koen theys: what's the point? photographic works 1994 - 2014
KETELEER Gallery is delighted to announce its new collaboration with Belgian artist Koen Theys. The first exhibition of this artist in our gallery will consist of a retrospect of 20 years of photographic work dating between 1994 and 2014 and telling the visionary story of Koen Theys.
The 20 works represent the diversity of techniques which the artist used during that time. Starting with works from 1994, we show 4 photocollages from the famous Belgian Landscapes series (collection Centre Pompidou, Paris, a.o.). In these digital collages of a tyical Belgian houses, Koen Theys creates a new composition, causing a new landscape to emerge. with stunning vishal effects he touches upon what might well be the most important cultural topic of our times: that we risk losing all standards in the excessive stimuli and products, including art and culture. The works Room with a Double View and Chateau Classic, both dated 1997, are at first sight two normal pictures, but reveal surrealistic features upon closer inspection. It are two works that have never been shown before that exemplify Theys’ artistic method of manipulating images by duplication, morphing and displacement to the point of self-destruction.
The phenomenon of the ‘masses’ is another recurring theme in the work of Koen Theys. the spectator loses himself in the multitude of people (What’s the Point?, 2007), a sea of objects (The Academy, 2001), an excess of visual fragments (Still Life with Apples, 2010). All composed of various mediums, Koen Theys so deconstructs great traditions of Art History and combines them with contemporary issues.With his new compositions, created from the excessive data that reach us on a daily basis, he clearly shows how we keep repeating the same cultural patterns in an attempt to belong to a certain group or the opposite, trying to be unique. Identity is thus often shown to be the construction of man’s deceitful mask.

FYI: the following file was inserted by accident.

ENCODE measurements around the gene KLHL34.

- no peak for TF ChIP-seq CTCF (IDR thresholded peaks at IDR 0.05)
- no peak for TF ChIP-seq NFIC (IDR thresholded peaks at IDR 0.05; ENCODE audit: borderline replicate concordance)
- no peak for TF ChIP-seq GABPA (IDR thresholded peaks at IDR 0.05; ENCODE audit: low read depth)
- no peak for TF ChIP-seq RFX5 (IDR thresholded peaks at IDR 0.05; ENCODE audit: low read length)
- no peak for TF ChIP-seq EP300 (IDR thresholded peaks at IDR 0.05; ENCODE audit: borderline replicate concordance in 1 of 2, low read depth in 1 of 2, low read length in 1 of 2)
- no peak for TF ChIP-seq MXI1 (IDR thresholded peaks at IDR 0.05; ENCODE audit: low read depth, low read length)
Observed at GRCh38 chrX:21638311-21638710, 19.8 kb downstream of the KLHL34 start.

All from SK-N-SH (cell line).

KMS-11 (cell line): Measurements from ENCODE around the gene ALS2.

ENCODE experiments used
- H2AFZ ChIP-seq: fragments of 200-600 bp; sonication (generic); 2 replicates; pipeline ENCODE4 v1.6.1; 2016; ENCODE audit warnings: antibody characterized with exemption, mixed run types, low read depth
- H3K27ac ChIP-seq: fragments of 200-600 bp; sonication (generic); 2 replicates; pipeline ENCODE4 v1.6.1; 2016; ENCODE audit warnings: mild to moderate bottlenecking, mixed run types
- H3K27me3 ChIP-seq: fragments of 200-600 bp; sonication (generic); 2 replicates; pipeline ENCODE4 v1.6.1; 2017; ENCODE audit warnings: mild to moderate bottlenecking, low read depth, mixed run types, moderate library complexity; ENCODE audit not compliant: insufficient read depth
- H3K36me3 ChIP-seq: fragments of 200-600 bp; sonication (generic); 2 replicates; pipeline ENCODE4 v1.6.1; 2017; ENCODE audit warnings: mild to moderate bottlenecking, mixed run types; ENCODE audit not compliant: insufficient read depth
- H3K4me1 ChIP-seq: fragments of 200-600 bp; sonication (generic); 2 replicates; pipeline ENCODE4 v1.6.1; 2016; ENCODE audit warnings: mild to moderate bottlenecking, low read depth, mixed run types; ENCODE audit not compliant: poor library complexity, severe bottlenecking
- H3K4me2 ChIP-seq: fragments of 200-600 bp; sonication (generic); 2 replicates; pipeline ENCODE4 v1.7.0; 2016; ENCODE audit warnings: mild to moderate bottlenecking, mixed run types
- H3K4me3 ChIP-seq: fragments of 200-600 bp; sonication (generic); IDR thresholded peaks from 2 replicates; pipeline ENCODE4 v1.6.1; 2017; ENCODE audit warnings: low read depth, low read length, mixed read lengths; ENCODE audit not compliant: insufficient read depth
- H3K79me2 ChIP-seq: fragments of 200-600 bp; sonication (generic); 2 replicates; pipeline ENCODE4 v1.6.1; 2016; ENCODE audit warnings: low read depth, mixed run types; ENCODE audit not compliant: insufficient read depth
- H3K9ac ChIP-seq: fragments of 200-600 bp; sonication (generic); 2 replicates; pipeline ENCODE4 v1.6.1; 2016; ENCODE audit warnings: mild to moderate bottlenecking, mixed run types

Koen Theys (°1963) belongs to the first generation of visual artists in Belgium to exploit and appropriate video as an artistic medium in the early 1980s. He came to international attention with productions such as the ambitious video work Diana (1984) and an interpretation of Richard Wagner’s Der Ring des Nibelungen (1984-1989), the latter with his brother Frank Theys. In more recent work he has again deconstructed the great traditions of art history and linked them to contemporary issues (The Vanitas Record, 2005).
Modernist statements are also approached in a similar way (The Many Things Show, 2007). This deconstruction of icons of our Western culture and cultural history is a characteristic that runs through his photographic, video and sculptural work. His artistic method is the manipulation of these icons via displacement, doubling, morphing, and so on, until they become inversions of themselves, as it were. Heroes and stars from art history or show business are transformed into ‘mass ornaments’ or fantastic architectonical settings.
Since 2008 Theys has, amongst other things, been working on a series of video installations (Fanfare, Calme & Volupté 2007, Patria 2008, Death Fucking Metal 2013) that were inspired by the tableaux vivants of the nineteenth-century Romantic painting tradition. This romanticism also returns in Waterloo Forever! (2010), a large-scale and grotesque adaptation of the aftermath of the Battle of Waterloo. In his most recent video work The Final Countdown. (2010), a pop song is processed into the iconography of a triptych like The Last Judgment.
Kathy de Nève, 2016